I look forward to conversations with Jeff, because I know he's not afraid to go to deep, interesting places when we talk about art, inspiration, and craft. In this one, we talk about Alan Clark's Elephant, art that acts as a creation/destruction machine, the importance of ritual, a theater piece designed to contact the dead, and viruses at war with each other.
Today on the show me and Kazepis talk La Croix, Kanye West, social media, David Lynch, precognition, and supernatural stuff. It's the great weirdo vs. atheist debate! Sort of. It's a lot of fun.
PS: I got the date for Gobekli Tepe waayyyyy off. I blame beer. It's estimated at 11,000 years old, not 17,000.
William Perk comes on to talk about being addicted to heroin, visiting Thailand, creating a Christian troll character that haunted Portland for years, driving a car for a living, fighting with a customer, and his new book, Killing Poppy.
John E. Swan came on the show to talk about the beauty of insensitivity, the tricky business of influence, and feeding your demons.
Check out Swan's new book Any Way to Elsewhere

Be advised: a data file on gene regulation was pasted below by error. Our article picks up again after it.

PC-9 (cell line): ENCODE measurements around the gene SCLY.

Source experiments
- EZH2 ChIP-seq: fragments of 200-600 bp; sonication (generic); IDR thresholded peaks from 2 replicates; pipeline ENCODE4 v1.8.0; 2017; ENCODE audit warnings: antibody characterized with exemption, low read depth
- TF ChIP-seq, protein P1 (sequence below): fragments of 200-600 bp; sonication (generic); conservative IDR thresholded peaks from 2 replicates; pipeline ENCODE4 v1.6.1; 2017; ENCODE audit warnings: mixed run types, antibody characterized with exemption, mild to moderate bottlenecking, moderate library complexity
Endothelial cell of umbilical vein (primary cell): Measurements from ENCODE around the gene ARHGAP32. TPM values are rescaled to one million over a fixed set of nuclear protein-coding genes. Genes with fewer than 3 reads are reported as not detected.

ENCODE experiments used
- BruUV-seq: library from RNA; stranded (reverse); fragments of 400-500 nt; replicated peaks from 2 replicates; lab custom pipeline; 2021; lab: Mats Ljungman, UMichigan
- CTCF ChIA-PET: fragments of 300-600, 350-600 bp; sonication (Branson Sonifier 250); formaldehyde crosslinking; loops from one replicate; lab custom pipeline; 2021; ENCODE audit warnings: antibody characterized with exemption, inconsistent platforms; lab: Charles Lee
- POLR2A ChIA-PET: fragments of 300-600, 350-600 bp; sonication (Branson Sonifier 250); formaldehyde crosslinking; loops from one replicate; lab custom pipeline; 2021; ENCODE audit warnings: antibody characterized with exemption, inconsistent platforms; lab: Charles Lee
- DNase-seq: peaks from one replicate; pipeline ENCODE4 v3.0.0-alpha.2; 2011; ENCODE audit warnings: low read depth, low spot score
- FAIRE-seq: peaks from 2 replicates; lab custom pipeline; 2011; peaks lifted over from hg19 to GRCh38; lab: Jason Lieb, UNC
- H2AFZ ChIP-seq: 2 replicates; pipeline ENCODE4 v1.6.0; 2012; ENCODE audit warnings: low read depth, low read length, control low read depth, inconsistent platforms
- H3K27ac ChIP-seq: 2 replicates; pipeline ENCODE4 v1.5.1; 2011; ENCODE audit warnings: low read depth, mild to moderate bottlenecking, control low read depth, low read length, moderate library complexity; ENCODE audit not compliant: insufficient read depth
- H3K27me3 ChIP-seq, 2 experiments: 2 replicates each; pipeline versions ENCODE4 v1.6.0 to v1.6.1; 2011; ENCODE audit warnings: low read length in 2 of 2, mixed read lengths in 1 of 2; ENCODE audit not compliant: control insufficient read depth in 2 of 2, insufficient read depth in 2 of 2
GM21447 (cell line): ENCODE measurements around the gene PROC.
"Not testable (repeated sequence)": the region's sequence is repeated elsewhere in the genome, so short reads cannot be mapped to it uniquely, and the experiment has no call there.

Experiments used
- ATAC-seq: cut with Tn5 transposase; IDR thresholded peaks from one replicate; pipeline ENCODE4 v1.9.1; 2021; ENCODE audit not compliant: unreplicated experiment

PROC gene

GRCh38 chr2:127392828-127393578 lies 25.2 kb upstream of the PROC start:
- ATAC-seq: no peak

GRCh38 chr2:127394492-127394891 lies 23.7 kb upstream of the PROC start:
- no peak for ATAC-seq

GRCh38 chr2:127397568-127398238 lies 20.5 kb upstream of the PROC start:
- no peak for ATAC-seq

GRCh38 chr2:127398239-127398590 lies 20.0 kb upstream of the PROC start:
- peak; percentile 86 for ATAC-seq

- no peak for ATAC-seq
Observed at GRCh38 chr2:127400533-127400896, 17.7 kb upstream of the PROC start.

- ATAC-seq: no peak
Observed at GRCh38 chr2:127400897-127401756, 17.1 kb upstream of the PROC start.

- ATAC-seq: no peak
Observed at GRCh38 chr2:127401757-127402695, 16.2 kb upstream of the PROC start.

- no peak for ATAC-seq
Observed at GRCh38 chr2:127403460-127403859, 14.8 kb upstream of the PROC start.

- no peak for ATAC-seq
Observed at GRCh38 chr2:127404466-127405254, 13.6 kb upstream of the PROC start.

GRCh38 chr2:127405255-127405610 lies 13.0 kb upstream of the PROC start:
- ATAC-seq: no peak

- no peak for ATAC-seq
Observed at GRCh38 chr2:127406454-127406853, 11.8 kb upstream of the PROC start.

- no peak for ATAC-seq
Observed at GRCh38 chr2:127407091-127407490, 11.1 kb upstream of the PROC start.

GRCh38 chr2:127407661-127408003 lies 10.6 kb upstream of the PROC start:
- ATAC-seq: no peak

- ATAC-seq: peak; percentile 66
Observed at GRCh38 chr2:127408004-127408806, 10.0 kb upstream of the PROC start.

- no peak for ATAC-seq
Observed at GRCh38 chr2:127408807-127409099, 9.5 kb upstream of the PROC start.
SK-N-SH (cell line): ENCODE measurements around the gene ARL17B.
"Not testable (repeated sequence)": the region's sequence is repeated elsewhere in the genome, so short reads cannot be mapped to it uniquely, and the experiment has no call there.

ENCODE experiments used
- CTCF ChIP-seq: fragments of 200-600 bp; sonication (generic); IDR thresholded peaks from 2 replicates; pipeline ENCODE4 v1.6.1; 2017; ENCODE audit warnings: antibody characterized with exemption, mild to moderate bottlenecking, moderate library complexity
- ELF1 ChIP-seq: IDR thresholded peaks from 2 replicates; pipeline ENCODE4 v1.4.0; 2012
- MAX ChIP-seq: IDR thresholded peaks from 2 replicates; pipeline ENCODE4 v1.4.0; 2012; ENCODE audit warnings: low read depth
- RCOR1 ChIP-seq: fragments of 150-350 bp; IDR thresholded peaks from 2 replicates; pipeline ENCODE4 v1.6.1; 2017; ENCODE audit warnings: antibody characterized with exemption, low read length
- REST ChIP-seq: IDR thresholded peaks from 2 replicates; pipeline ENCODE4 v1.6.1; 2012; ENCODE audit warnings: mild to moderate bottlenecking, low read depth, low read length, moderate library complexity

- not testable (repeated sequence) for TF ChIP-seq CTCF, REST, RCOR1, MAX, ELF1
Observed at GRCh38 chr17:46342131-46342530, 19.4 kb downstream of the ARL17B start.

Their email is: firstname.lastname@example.org
John's IG: @midwest_stress
In this episode, Ben and I talk about how most books just aren't doing it for us, a scrambled bootleg version of Pierre Guyotat's Tomb for 500,000 Dead Soldiers, cool new indie presses, typos in books, plotlessness, and working as a cleaner.
Bill is back to talk about how his indie title Gravesend evolved into a huge success, his upbringing in New York City, being translated into French, George Pelecanos, and appearing in the New York Times. Finally, we talk some shop, covering characters and themes in Gravesend.
Comedian Adam Cayton-Holland stops by the podcast to talk about his new tragicomic memoir Tragedy + Time. We talk writing as therapy, OCD, dealing with hecklers, this time I saw Tom Green lose his shit, how writing jokes informs (or doesn't inform) writing books, and an awesome bit about a red hawk.